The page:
Online Program

Immigrant trans Latinas in New York City—resiliencies, vulnerabilities, and health disparities

Tuesday, November 5, 2013 : 10:45 a.m. - 11:00 a.m.

Sel J. Hwahng, PhD, Center for the Study of Ethnicity and Race, Columbia University/Beth Israel Medical Center, New York, NY
Bennett Allen, B.A., Department of Psychology, New School for Social Research, New York, NY
Catherine Zadoretzky, M.A., Baron Edmond de Rothschild Chemical Dependency Institute, Beth Israel Medical Center, New York, NY
Hannah Barber, B.A., School of Medicine, SUNY Downstate, Brooklyn, NY
Courtney McKnight, DrPH, The Baron Edmond de Rothschild Chemical Dependency Institute, Icahn School of Medicine at Mount Sinai, New York, NY
Don C. Des Jarlais, PhD, The Baron Edmond de Rothschild Chemical Dependency Institute, Icahn School of Medicine at Mount Sinai, New York, NY
Introduction: Research suggests that the largest racial/ethnic group of trans women (male-to-female transgender people) in New York City is Latinas. HIV seroprevalence among trans Latinas have been found to be as high as 49% in New York City, and trans Latinas are at high risk for HIV infection in other parts of the U.S. as well as internationally. Despite their being at unusually high risk for HIV, very little is known about the social determinants of health among trans Latinas.

Methods: These data comes from a mixed-methods study that examined low-income trans/gender-variant people of color who attended transgender support groups at harm reduction programs in New York City. The study was conducted from 2011-12, with a total N=34, in which N=21 were Latina-identified. The qualitative portion was derived from six focus group interviews that were audio-taped and transcribed. The quantitative portion was derived from a survey that was administered at the focus groups.

Results and Discussion: The majority of trans Latinas were immigrants, many from Mexico, and the majority of these immigrants were undocumented. Immigrant trans Latinas had stronger bonds of social support with one another compared to more assimilated trans Latinas. This support was often in the form of “thick trust” (bonding/sharing) as well as “thin trust” (information dissemination). Immigrant trans Latinas also experienced familial rejection/social ostracization, economic exclusion, legal/deportation issues, health care exclusion, as well as high risk for victimization. High mental stress, substance use, and HIV infection were prevalent among the immigrant trans Latinas in this study.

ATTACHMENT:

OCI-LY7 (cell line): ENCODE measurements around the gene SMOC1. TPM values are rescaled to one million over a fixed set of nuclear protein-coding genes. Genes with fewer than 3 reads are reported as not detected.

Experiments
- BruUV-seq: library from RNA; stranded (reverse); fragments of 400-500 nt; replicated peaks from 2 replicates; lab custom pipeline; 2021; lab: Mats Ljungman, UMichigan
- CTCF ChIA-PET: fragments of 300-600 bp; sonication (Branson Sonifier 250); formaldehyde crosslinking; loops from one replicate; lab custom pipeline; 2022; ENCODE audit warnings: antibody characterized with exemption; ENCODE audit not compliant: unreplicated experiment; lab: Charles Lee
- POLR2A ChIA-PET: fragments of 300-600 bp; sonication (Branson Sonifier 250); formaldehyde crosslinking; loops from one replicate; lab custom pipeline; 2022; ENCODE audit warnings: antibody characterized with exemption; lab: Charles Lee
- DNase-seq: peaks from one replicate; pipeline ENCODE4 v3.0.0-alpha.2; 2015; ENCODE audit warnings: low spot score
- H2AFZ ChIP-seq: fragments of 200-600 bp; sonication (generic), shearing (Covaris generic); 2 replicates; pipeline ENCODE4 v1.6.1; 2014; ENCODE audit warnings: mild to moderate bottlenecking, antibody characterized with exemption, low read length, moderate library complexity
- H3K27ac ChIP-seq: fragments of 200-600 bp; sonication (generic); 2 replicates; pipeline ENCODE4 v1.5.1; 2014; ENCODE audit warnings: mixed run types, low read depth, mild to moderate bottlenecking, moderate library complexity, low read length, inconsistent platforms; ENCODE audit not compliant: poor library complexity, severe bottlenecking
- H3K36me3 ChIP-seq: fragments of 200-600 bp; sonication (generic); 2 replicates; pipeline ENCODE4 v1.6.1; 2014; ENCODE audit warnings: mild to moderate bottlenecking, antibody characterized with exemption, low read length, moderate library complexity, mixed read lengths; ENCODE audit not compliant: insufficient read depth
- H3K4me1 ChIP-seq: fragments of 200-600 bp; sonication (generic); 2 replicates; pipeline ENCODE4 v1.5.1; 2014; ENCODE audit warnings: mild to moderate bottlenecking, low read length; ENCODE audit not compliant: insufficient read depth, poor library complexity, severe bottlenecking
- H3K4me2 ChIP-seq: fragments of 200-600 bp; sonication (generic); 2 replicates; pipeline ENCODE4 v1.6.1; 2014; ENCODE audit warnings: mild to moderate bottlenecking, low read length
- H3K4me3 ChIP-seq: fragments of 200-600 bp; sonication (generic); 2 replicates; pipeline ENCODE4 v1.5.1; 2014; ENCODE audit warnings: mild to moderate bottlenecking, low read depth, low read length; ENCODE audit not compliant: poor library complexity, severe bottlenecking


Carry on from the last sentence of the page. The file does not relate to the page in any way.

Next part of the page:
Learning Areas:

Administer health education strategies, interventions and programs
Diversity and culture
Planning of health education strategies, interventions, and programs
Provision of health care to the public
Public health or related research
Social and behavioral sciences

Learning Objectives:
Discuss the social support and resiliency factors among immigrant trans Latinas in NYC. Describe the various types of vulnerability factors that immigrant trans Latinas in NYC experienced. Assess how the combination of resiliency and vulnerability factors contributes towards the social determinants of specific health outcomes for immigrant trans Latinas in NYC.

Keyword(s): Immigrants, Hispanic

Presenting author's disclosure statement:

Qualified on the content I am responsible for because: I have eight years experience working with and I have been involved in four major studies that include Latina transwomen, including studies funded by the NIH, SAMHSA, and the New York State AIDS Institute, and have published 15 peer-reviewed articles and book chapters on Latina transwomen in relation to high HIV risk, mental health, and substance use. I serve on the National Advisory Board at the Center of Excellence for Transgender Health at the UCSF.
Any relevant financial relationships? No

I agree to comply with the American Public Health Association Conflict of Interest and Commercial Support Guidelines, and to disclose to the participants any off-label or experimental uses of a commercial product or service discussed in my presentation.